Is someone going to pay BGN 700 million?
Currently, the revenues of the refinery are constituted by a processing fee, which covers the production costs and brings profit (68.1 million BGN for 2021). After the changes are enacted, the Russian company expects a huge increase in revenues. The expected benefits for the state are mooted to be about BGN 700 million (or about BGN 2 billion profit for the refinery itself).
The current equation is based on a profit tax of 10% and an additional 33% tax from the top above the weighted average profit. According to unofficial information, the figure is based on the maximum production capacity of the refinery and the average monthly price difference between the Urals and Brent grades per barrel, which in the past year exceeded $30 in certain months, and was $23 in mid-November.
There are still some imponderables to consider. The most unpredictable part is the dynamics of the markets in the coming year and whether the price differential, as well as the high current margins in processing, will be preserved. On a different note, the refinery exports 50-55% of the production, which goes through the exporter subsidiary Litasco. This, according to information from the market, sells mainly to markets such as Turkey, Asia, Africa and Latin America. There is no guarantee that the refinery can secure high margins there.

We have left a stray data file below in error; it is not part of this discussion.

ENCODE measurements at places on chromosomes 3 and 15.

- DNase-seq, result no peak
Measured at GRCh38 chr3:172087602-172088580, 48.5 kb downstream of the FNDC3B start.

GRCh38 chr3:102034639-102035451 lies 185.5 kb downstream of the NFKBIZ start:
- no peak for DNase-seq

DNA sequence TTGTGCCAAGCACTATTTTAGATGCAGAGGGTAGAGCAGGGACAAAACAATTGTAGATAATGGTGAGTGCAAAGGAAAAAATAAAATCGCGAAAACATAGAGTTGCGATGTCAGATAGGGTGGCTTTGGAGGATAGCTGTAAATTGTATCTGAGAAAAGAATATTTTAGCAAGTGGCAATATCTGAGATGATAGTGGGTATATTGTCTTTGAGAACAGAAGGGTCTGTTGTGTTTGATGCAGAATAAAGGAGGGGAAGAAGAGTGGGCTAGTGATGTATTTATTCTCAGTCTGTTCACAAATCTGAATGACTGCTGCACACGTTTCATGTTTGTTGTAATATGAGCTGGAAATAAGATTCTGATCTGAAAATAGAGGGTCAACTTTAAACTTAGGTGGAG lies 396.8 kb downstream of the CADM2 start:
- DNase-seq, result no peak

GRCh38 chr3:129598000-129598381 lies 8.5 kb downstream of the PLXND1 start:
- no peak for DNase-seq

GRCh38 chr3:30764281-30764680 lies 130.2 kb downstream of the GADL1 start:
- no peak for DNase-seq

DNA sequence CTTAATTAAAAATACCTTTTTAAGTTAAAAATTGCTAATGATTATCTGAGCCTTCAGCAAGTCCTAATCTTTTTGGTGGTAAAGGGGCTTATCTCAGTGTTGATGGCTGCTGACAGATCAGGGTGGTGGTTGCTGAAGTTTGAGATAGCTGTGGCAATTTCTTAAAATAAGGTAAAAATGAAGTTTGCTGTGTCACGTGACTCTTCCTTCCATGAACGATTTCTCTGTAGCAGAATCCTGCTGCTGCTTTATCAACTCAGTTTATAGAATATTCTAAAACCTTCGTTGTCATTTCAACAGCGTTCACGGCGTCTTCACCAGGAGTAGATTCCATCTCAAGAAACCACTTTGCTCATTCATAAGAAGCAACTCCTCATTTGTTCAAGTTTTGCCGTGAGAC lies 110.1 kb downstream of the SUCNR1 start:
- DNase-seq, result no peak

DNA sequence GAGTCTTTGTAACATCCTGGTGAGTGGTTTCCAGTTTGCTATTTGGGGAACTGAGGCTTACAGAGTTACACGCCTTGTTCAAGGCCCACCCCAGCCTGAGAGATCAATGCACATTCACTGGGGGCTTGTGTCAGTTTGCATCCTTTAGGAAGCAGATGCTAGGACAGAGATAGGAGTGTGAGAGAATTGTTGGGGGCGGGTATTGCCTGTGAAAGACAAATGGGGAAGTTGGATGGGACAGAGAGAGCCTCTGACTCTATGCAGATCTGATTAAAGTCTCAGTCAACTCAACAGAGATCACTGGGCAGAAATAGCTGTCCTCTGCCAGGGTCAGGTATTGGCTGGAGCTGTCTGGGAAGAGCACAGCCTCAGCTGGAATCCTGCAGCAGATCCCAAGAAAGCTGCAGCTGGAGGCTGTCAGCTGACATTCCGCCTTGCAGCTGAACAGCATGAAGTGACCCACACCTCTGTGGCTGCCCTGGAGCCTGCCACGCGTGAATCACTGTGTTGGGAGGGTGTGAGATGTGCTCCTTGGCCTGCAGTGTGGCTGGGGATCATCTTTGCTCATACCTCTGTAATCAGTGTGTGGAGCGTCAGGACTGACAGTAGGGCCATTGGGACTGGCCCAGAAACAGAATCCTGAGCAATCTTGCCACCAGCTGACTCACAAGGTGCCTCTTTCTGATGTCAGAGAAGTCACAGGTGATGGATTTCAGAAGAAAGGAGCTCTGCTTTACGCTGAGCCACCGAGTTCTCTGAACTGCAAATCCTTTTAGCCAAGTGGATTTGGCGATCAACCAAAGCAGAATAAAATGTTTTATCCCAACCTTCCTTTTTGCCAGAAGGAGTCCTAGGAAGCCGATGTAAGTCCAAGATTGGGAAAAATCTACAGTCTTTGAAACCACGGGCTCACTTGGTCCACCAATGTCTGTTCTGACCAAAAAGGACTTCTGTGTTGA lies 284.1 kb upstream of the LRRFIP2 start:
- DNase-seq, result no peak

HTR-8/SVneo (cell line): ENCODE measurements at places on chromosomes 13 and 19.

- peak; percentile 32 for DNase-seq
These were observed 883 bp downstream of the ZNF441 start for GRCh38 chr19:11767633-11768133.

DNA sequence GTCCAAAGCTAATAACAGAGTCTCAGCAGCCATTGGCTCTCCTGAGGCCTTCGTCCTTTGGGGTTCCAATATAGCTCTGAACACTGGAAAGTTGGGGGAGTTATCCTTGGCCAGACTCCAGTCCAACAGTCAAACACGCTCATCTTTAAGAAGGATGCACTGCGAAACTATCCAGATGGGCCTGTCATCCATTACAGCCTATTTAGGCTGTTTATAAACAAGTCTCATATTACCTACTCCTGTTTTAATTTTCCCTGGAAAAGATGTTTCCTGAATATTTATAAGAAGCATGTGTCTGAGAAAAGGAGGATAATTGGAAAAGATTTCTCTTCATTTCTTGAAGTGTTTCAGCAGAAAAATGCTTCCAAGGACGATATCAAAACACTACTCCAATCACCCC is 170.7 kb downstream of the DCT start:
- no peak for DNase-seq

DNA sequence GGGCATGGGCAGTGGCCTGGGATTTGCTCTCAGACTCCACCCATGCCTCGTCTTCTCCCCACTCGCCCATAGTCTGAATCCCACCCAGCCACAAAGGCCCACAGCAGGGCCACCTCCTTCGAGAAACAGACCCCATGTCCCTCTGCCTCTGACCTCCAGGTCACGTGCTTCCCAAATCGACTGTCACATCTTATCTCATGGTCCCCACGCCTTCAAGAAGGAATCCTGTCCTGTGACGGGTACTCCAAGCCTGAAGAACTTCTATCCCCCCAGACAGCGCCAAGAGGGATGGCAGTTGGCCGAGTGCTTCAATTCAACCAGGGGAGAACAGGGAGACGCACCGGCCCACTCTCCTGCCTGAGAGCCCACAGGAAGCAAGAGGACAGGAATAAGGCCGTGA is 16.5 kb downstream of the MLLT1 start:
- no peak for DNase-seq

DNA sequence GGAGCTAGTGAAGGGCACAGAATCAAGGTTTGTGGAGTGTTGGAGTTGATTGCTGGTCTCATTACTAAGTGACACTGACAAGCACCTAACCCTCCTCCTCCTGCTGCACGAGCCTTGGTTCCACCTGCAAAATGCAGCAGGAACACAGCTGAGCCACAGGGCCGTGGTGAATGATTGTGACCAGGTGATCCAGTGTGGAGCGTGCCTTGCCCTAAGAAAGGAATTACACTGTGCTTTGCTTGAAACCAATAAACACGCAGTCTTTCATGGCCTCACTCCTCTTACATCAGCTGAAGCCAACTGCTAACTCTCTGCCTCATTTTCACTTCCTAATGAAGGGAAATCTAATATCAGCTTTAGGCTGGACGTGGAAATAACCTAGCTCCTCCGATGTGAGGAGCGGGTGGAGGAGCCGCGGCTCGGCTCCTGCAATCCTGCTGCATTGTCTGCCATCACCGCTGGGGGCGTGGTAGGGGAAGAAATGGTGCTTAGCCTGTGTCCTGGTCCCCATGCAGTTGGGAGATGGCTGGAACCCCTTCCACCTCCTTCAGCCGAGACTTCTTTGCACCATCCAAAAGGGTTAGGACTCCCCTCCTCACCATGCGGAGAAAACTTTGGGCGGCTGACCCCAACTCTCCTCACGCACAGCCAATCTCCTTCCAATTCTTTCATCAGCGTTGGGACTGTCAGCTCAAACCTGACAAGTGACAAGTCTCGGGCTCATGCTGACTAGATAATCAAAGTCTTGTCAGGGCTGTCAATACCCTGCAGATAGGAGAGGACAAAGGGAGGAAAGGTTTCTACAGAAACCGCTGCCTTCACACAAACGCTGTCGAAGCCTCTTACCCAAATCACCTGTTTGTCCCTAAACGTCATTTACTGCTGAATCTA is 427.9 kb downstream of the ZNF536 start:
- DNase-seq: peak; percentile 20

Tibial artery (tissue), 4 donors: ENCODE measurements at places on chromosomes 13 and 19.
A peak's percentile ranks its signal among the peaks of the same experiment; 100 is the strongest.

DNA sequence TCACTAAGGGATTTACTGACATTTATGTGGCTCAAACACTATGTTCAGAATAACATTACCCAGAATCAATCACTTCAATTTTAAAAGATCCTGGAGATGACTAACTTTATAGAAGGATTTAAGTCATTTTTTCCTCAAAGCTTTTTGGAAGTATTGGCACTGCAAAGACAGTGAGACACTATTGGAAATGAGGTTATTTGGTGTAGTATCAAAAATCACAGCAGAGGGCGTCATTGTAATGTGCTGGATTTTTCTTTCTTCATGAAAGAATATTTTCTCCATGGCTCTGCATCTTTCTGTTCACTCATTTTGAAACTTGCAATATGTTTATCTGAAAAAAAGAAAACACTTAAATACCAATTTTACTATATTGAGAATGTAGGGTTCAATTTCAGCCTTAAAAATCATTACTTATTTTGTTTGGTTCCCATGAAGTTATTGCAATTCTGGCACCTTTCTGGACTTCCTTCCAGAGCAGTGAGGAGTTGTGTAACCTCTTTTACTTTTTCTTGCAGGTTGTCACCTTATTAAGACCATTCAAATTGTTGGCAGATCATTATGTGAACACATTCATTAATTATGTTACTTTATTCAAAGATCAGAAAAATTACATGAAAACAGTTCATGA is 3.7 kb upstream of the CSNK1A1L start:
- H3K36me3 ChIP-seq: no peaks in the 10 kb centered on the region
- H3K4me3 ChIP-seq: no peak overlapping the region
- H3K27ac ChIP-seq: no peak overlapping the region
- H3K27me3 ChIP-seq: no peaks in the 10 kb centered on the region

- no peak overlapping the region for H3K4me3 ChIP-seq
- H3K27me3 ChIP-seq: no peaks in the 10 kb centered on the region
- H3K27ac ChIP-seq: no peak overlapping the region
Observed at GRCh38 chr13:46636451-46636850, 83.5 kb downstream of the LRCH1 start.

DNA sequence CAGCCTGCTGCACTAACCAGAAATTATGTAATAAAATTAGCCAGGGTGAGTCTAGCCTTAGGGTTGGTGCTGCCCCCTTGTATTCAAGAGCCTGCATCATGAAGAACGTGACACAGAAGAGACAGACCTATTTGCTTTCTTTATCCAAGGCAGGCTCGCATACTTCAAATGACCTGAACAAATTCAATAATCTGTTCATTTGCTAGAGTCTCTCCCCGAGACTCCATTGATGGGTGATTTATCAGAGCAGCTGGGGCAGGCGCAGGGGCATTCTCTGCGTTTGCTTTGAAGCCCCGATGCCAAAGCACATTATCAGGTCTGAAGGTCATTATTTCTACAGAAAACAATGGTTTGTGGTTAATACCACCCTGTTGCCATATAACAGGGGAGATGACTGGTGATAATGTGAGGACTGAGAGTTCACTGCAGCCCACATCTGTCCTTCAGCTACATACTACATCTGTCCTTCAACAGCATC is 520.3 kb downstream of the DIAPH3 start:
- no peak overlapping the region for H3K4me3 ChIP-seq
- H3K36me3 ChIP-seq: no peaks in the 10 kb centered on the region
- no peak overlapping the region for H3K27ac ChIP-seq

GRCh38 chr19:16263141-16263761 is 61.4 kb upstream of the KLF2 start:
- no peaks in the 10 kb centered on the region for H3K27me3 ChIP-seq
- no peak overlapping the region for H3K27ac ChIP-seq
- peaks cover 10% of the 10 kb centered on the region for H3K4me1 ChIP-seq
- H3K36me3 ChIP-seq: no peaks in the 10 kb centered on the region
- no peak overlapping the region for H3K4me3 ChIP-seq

"After changing the business scheme of the enterprise, we must realize that it is important to preserve the macroeconomic conditions - such as we have today," Sharafutdinov pointed out.
Before the war, and when the previous arrangements were in place, the refinery operated at a huge loss: BGN 254.5 million in 2018; BGN 80.3 million in 2019; BGN 508.6 million loss in 2020, which Sharafutdinov explained by citing the economic reality and the negative margin at that time.
Is there still no alternative to Russian oil?
The two-year exemption was designed to reduce Bulgaria's over-dependence on Russian oil. Since the beginning of the war, due to the price collapse of Russian raw materials, the exact opposite trend has been observed, with the refinery switching to 100% Russian fuel, and the import of finished non-Russian fuels has become almost economically impossible for competing players.
From Sharafutdinov's words, it became clear that the plant plans to work with the Urals raw material as much as possible over the next two years. Clearly, the caretaker government has failed to negotiate requirements for the refinery to gradually expand the percentage use of other oil in the mix going forward.